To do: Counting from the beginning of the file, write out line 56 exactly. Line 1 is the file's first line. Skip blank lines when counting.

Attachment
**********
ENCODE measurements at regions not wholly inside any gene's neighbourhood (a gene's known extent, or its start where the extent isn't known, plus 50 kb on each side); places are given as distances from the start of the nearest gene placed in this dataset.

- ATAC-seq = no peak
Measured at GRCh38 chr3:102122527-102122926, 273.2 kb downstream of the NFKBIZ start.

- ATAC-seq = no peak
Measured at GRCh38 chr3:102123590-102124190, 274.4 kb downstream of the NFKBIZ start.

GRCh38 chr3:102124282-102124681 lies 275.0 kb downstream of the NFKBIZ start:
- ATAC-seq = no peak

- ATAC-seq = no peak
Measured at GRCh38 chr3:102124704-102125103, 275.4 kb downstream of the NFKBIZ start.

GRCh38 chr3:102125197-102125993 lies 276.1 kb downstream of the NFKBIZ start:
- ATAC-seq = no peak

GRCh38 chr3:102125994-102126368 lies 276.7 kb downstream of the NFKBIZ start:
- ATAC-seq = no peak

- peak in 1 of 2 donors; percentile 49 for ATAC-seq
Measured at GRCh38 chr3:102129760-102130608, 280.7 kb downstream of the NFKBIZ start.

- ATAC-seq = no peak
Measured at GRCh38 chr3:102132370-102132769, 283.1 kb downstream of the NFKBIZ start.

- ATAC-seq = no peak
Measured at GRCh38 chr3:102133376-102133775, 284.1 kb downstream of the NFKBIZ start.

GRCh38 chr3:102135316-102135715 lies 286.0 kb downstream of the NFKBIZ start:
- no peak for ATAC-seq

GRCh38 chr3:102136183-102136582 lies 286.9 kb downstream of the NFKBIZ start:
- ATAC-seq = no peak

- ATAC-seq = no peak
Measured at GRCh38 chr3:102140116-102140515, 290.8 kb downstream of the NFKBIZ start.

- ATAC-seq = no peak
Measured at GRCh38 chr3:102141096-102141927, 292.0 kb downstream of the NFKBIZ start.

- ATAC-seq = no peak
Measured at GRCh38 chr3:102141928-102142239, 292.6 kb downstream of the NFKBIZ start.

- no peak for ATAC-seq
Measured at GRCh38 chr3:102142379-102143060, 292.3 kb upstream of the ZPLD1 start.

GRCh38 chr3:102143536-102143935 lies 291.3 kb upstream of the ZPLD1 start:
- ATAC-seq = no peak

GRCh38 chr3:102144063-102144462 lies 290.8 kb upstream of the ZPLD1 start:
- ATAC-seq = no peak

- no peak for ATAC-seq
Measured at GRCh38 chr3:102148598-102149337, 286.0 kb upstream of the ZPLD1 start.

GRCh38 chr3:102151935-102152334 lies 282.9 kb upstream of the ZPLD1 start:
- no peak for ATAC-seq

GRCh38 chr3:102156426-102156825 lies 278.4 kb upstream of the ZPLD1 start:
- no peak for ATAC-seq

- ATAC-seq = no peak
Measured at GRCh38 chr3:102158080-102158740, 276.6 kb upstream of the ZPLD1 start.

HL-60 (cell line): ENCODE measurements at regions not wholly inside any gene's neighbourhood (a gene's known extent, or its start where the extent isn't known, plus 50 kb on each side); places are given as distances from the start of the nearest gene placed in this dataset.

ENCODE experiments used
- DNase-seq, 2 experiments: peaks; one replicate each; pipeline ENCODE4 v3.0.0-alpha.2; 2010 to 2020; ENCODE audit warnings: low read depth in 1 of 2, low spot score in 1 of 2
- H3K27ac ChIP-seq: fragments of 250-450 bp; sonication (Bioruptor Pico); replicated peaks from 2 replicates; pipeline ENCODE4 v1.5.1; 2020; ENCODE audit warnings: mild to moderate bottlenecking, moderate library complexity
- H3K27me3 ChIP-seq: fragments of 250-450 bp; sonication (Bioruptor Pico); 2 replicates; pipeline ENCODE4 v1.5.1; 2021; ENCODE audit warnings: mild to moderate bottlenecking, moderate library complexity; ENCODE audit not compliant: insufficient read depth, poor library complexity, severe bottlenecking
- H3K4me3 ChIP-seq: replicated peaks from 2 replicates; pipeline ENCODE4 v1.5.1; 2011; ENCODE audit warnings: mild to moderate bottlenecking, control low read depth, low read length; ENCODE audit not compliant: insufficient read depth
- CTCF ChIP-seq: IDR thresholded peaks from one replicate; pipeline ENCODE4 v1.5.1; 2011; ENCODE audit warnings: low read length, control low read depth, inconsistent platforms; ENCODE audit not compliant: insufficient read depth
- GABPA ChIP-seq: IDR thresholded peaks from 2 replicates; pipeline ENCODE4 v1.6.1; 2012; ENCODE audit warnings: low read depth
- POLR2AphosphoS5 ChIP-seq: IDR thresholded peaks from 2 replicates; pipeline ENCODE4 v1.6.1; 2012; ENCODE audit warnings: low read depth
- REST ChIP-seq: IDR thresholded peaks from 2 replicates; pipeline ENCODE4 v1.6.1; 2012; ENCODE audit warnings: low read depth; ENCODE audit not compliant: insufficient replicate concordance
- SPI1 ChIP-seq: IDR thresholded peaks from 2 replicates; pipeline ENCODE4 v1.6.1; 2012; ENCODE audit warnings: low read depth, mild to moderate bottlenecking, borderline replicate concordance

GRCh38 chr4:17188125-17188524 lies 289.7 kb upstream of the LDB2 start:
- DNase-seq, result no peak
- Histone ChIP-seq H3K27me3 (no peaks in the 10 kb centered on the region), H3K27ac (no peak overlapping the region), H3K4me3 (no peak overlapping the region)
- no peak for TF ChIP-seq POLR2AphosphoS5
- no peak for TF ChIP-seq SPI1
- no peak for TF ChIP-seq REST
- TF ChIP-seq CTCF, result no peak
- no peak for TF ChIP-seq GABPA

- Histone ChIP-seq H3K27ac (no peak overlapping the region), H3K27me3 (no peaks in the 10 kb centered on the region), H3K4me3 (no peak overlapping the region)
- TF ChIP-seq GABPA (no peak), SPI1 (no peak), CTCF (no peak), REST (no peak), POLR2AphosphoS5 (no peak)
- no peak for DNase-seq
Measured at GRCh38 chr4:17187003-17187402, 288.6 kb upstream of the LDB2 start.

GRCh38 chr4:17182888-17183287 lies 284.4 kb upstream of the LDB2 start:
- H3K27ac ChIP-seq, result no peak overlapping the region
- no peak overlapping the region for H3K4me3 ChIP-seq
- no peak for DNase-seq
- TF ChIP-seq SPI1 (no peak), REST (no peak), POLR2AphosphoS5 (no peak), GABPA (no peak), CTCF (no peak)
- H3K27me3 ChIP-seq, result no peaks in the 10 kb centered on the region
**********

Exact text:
- DNase-seq, result no peak